61000 - this is the number of annual deaths caused globally by Chronic Lymphoid Leukemia (CLL) 1
By the time, you finish the article; roughly, 4 people will come within the grasp of this disease.
Death (Credit: Photo by Anthony DELANOIX on Unsplash)
CLL is an incurable form of blood cancer, affecting the lymphocytes, a subtype of the white blood cells – the warriors against microorganisms or other harmful agents.
The precise reasons behind CLL are not recognized yet
Numerous genetic mutations occur in the DNA of the blood-cell-generating cells in the bone marrow, and consequently, abnormal lymphocytes are produced. Once the abnormal cells are accumulated and outnumber the regular lymphocytes, the person develops CLL. Consistent with other cancers, in CLL too, the TP53 gene can be mutated.
The TP53 gene encodes for a tumor suppressor protein p53 which helps cells in our body to grow and divide in a controlled fashion. When p53 fails to do its task, cells proliferate frenziedly, triggering tumor-formation – a hallmark of cancer.
Approximately 50-75% of patients with chronic lymphocytic leukemia do not display any symptoms; thus, most of them do not need treatment.
In contrast, there are patients with the progressive disease - requiring early therapeutic intervention.
But then, the most challenging group of patients are with the chemo-refractory state, who don’t respond to the standard chemo-immunotherapy. Many biomarkers (assessable indicators of the severity or presence of some disease condition) are available, which help physicians to recognize patients at risk of aggressive disease – mutation in the TP53 gene is the most vital element among them.
With the aim to have a streamlined and standardized diagnostic system, the European Research Initiative on CLL (ERIC) was established in 2001
As an important part of ERIC, the TP53 network, coordinated by the CEITEC scientist Prof. Šárka Pospíšilová, aims to promote and furtherance of the assessment of TP53 gene abnormalities for diagnostic purposes.
The TP53 network has put forward an updated report 2 to recommend about the practical details of the diagnostic approach to detect TP53 gene mutations.
Dr. Jitka Malčíková, the lead author of this report, states, “patients with TP53 defects suffer from aggressive disease and are resistant to standard chemo-immunotherapy. Therefore, the TP53 gene is currently tested in all patients entering the treatment. This approach represents the standard of care in the majority of countries and is unique for CLL, as TP53 is not routinely tested in other diseases.”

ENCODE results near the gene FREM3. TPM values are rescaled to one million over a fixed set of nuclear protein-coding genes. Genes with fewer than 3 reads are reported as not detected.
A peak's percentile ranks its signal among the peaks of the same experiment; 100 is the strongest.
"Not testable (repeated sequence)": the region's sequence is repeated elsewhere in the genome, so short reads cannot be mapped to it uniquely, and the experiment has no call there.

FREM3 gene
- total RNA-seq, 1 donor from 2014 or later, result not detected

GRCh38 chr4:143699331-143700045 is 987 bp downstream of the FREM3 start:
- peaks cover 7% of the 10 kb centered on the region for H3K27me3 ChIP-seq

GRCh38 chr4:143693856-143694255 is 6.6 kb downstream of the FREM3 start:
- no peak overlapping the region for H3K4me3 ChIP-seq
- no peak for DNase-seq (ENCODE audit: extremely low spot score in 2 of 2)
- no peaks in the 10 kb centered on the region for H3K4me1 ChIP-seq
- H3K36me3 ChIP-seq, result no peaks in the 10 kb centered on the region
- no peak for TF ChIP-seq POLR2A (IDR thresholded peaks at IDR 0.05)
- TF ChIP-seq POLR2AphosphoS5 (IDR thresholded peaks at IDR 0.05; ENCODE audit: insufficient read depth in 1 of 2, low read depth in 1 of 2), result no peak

She asserts that “there are several reasons why TP53 testing is well established just in CLL; mainly, the impact of TP53 defects on treatment outcome has been well documented in CLL patients in many clinical trials. In addition, long-term educational activities of ERIC has been playing an important role in the establishment of TP53 testing.”
Dr. Jitka Malčíková (Photography by Emil Gallík)
In order not to overlook any patient having TP53 mutation, the current ERIC recommendation is to sequence the entire coding region of the gene (the part which codes for the resultant protein), by means of conventional DNA sequencing techniques (Sanger sequencing and Next Generation Sequencing technologies).
This approach from ERIC to be not solely beneficial for the researchers, but supremely for the common people
Dr. Malčíková adds, "The operation of ERIC is ultimately valuable for chronic lymphocytic leukemia patients, as the main aim of this initiative is to improve the diagnostics and treatment of this incurable disease."
By stitching the CLL research community together, the TP53 network of ERIC has offered a platform where awareness, education, expertise, and help are provided to ease the process of detecting the TP53 defects.
Realizing the future, treating the patients resistant to chemo-immunotherapy, personalized precision medicine could be an avenue, and Dr. Malčíková thinks, “precision medicine could be applied to all patients and we won´t have to wait until the chemoresistance manifests.”
Hope (Photo by Scott Eckersley on Unsplash)
She adds further, “apart from TP53, there are also mutations in other genes that contribute to chemo-resistant behavior of cancer cells. The tools for early detection of such mutations are already available and multiple new biological agents are under development. I hope in the future, the new drugs, or, more likely combination of drugs, could be used to directly target the particular cancer cell.”
And we hope, her hopes become reality!
Written by Somsuvro Basu
Publication date: 29.03.2019